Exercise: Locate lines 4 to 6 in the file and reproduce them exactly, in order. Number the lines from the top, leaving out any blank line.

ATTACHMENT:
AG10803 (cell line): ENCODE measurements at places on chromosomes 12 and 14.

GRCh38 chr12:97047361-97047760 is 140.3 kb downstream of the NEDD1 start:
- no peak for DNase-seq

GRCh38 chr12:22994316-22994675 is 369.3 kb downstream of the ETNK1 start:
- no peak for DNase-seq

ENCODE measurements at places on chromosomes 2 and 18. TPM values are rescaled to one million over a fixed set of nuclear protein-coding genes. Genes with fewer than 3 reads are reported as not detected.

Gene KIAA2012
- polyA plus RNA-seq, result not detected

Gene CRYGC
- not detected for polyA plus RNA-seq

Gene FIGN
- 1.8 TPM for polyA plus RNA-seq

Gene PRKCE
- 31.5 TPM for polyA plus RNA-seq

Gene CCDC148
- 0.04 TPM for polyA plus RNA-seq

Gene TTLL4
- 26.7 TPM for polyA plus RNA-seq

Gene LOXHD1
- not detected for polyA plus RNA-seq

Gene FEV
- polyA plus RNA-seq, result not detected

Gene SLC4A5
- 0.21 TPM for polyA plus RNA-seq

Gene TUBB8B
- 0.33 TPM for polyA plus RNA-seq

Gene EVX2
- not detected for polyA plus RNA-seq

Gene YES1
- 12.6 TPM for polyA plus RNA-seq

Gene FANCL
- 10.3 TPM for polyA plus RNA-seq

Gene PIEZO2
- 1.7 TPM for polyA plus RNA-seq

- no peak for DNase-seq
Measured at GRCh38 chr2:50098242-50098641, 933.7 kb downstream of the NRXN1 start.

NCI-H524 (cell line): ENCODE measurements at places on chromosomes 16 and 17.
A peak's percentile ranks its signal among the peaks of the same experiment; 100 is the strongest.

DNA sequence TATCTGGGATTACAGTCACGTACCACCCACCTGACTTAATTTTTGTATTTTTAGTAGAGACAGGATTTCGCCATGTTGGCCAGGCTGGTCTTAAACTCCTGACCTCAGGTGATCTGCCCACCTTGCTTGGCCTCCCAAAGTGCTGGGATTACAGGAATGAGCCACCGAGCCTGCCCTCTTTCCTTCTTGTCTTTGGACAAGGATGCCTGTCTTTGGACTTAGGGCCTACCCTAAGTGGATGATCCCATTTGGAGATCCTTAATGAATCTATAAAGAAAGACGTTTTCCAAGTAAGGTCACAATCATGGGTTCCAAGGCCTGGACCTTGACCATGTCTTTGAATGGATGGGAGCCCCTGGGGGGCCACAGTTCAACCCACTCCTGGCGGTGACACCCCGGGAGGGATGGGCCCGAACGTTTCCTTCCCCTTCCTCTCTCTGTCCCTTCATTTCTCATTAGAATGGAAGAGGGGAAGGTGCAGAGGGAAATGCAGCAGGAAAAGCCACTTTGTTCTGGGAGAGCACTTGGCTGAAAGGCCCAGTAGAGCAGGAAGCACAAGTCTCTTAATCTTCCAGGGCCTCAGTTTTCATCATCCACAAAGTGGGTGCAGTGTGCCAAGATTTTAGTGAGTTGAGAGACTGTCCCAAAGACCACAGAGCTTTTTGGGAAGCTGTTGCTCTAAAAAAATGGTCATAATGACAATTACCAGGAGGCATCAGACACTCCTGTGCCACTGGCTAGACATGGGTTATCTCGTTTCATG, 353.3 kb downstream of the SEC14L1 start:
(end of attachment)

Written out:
GRCh38 chr12:22994316-22994675 is 369.3 kb downstream of the ETNK1 start:
- no peak for DNase-seq

ENCODE measurements at places on chromosomes 2 and 18. TPM values are rescaled to one million over a fixed set of nuclear protein-coding genes. Genes with fewer than 3 reads are reported as not detected.